Many people feel that they can drop money into a mutual fund and the fund will take care of their money for them. This is usually false. A mutual fund and/or a comparable wrap program, is not an overall money management program. It uses a very specific, well defined system of managing money and does not deviate from that system even if the current market environment will cause that market system to perform very poorly. The investor must understand the system that the fund is using and understand fully under what market conditions that portfolio will perform.
Think of a mutual fund as a "machine" that manages money in a very specific way. That machine will work best under certain market conditions. A great deal of the funds performance depends on the kind of market environment that exists while that machine is running. If a fund is not doing well, it may not be because the fund is bad, it may be because the market environment for that fund is bad. It is not the portfolio managers job to change the way he or she manages money simply because the market is changing. Their job is to do the best they can and buy securities in accordance to the parameters outlined in their prospectus and not deviate from those guidelines. The following are only a few specialized markets that can easily be entered using funds.
- Junk Bonds: Low quality bonds trade in a different marketplace and behave differently than traditional bonds.
- International: This would include owning broad markets such as Europe or specific countries like Japan, Australia or China etc.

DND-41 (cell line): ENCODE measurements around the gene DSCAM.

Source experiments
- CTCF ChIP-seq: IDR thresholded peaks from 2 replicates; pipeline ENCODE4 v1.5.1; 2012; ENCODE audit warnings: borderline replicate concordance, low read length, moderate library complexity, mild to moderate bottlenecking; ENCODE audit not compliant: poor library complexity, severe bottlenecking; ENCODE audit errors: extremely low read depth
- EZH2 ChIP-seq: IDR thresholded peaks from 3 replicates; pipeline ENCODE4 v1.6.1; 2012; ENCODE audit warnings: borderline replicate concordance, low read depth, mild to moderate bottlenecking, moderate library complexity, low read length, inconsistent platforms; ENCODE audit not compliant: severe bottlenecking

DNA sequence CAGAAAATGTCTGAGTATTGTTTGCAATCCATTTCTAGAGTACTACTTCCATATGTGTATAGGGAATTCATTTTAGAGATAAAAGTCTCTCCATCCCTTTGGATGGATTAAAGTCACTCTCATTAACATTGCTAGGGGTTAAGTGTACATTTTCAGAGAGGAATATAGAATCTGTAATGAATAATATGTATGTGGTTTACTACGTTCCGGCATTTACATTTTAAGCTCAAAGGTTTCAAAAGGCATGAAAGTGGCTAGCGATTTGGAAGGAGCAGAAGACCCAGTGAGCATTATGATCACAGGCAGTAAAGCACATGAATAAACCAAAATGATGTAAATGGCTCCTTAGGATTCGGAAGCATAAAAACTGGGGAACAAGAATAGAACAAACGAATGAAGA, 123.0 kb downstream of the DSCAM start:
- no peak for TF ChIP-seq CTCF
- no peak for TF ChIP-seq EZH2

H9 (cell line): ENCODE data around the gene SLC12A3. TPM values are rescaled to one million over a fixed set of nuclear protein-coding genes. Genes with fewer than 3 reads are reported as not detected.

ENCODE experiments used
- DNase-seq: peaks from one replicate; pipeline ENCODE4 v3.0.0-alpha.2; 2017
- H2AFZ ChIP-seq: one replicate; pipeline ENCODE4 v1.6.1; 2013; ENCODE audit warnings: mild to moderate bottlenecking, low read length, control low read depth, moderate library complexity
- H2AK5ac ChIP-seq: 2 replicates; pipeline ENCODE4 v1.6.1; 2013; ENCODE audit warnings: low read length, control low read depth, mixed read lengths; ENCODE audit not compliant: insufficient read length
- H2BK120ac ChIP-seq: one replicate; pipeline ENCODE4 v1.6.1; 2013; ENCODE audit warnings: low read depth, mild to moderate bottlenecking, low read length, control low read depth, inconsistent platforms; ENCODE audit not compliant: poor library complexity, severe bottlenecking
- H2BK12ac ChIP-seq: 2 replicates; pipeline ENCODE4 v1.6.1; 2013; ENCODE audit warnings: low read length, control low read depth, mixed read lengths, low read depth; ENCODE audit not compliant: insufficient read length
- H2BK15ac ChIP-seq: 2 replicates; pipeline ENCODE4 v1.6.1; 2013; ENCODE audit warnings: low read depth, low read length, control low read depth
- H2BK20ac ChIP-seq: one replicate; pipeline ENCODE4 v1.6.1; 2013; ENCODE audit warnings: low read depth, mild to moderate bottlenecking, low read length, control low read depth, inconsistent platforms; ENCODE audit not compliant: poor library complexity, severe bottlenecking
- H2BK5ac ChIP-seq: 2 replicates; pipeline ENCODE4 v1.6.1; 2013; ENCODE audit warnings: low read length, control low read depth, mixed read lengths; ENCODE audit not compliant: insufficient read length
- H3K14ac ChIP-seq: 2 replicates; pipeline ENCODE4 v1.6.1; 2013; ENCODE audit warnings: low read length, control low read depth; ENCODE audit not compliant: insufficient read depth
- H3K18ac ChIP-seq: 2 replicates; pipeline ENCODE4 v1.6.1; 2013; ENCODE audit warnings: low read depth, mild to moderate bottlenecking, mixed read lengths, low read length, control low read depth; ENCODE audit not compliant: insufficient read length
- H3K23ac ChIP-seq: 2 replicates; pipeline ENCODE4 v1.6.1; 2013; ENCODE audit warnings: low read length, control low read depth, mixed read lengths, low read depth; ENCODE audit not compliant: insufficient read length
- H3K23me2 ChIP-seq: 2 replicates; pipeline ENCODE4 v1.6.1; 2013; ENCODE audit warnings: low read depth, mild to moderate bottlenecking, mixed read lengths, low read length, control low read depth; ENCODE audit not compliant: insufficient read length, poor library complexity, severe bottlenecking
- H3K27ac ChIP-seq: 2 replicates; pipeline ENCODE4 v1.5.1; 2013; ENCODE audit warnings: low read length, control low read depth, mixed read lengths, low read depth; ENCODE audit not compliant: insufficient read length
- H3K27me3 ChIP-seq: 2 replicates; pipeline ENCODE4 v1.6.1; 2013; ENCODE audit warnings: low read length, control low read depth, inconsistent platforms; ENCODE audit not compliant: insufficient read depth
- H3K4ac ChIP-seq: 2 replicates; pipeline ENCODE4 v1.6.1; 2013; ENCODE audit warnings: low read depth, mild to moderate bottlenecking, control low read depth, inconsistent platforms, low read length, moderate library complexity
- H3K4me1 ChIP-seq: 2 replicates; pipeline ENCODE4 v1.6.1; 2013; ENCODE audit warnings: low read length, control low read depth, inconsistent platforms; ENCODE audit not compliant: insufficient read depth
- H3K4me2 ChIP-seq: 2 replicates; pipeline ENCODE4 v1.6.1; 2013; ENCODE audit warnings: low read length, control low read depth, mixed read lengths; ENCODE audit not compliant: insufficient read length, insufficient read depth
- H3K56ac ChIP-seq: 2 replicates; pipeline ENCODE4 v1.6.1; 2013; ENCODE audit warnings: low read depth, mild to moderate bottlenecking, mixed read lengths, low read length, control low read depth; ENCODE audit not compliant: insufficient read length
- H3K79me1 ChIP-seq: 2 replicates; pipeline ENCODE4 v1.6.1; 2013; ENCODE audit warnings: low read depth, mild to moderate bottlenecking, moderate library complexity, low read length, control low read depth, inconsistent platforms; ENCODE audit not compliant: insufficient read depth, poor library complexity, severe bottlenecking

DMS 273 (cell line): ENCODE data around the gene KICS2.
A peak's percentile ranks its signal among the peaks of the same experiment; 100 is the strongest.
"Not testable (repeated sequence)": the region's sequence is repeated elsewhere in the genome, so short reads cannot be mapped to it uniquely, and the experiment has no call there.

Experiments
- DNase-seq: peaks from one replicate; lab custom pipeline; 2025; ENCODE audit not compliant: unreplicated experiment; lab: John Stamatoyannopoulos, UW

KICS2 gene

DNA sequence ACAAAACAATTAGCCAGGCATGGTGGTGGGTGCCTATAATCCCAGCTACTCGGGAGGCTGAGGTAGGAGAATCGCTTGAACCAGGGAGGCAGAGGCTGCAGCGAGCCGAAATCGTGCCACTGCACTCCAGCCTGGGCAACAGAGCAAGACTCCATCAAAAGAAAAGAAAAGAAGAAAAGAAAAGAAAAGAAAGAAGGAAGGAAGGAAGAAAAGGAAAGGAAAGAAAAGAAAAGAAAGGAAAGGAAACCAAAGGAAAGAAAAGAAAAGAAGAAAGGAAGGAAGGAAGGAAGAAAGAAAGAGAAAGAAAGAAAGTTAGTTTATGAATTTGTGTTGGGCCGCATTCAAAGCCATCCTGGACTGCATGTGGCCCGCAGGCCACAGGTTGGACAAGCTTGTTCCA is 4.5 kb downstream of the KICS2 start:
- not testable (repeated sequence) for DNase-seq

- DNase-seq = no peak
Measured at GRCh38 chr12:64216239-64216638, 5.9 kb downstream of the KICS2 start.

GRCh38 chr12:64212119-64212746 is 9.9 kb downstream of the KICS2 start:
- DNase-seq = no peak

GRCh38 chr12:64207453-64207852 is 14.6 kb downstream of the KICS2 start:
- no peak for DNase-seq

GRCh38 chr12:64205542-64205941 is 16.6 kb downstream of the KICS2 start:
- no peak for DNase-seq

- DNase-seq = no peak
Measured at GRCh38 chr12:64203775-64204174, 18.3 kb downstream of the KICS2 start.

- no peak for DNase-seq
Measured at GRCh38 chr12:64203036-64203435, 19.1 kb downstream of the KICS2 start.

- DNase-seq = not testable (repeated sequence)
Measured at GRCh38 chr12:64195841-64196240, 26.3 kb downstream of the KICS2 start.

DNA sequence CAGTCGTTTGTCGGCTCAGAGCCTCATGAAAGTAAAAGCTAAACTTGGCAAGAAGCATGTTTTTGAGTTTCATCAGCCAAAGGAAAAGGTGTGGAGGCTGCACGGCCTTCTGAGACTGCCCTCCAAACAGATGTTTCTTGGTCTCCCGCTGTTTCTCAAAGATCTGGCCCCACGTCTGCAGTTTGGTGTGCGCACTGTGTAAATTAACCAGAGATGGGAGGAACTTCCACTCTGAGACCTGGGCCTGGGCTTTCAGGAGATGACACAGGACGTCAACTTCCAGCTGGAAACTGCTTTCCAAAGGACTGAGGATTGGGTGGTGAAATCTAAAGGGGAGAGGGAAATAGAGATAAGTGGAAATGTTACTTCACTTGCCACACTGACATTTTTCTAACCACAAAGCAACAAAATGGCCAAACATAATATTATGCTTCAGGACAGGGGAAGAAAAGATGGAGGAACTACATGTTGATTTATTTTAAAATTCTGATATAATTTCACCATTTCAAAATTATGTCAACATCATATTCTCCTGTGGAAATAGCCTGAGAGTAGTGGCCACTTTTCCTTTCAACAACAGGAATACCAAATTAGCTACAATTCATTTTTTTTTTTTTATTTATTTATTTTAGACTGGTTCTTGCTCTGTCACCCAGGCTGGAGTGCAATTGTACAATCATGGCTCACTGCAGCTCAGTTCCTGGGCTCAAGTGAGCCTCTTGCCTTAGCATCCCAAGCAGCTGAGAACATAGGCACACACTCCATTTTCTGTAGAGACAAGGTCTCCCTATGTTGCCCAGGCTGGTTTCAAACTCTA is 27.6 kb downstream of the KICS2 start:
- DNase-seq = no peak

- Small Cap Stocks: There are many levels of these stocks and they require a great deal of research and expertise.
- Market Sectors: Health, Energy, Airlines, Finance ....etc: These are industries that offer great opportunities under the right conditions. A specialist that understands these industries can be a great asset.
There are many markets, management styles and philosophies. Rather than trying to be experts in specific stocks of one or a few of these sectors, we utilize the expertise of proven professionals and have the best money managers working for one client. As an advisor, our job is to concentrate on building a very solid and well diversified portfolio across markets, sectors and investments styles and structuring the risk of an overall portfolio by using various classes and sectors of the market.
We use managed funds and ETFs for our client portfolios. Of the 15,000 managed funds available, there are only a few that we actually use and we use the following guidelines:
- Eliminate "A", "B" and "C" share funds. These are "sales charge" funds and are simply too expensive and illiquid.
- Evaluate the overall management fees of the funds and see if it is offering value for the fees charged: Fees eat into return so we look for low fee structures and true no loads.
- Evaluate performance. We compare performance with respect to their peers and their benchmark indexes. If we could do better just buying the index with very low expenses, we will do so. (See ETFs)
- Evaluate Management Styles: Compare those styles to other similar funds and their benchmark indexes or corresponding ETF.